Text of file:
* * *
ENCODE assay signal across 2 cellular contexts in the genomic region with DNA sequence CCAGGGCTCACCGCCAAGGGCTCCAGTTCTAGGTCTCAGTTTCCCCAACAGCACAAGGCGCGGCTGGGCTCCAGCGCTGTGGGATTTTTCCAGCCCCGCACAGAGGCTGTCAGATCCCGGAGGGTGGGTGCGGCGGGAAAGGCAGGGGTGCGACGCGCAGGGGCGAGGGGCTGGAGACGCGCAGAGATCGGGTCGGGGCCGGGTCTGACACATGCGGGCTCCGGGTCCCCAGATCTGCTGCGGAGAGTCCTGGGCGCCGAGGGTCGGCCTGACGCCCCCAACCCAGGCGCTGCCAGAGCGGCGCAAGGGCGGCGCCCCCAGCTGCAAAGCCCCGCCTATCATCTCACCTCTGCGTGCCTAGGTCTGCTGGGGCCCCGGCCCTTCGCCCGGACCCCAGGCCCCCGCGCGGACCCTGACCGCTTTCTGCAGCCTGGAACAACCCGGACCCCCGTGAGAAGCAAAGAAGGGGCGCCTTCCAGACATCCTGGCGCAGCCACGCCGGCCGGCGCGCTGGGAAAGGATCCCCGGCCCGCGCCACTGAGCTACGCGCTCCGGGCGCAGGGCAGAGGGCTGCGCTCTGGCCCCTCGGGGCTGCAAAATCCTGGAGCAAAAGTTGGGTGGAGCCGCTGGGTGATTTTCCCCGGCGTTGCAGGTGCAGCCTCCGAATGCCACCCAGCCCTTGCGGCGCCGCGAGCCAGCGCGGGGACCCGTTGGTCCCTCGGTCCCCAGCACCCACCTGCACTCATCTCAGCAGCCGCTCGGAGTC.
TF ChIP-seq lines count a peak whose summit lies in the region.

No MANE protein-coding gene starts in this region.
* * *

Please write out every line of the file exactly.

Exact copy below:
ENCODE assay signal across 2 cellular contexts in the genomic region with DNA sequence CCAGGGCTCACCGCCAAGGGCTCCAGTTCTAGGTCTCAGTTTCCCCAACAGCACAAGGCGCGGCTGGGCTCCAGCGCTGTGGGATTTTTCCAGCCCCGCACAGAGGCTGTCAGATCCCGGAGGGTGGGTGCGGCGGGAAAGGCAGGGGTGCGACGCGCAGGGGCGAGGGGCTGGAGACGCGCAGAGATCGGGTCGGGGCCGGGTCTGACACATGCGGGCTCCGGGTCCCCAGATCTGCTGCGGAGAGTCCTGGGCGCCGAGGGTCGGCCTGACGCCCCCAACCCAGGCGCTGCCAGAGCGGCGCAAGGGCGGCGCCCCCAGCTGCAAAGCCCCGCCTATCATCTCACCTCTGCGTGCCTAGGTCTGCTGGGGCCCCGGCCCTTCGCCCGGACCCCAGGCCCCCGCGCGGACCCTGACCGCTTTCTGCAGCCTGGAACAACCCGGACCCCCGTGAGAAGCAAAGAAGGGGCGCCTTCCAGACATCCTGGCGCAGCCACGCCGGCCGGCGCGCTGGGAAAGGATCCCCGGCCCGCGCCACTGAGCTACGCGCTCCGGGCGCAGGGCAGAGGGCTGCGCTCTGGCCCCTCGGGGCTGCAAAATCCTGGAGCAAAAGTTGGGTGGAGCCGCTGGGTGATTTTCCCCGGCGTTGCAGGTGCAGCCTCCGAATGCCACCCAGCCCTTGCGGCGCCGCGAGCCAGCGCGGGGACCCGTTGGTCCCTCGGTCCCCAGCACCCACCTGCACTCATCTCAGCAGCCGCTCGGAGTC.
TF ChIP-seq lines count a peak whose summit lies in the region.

No MANE protein-coding gene starts in this region.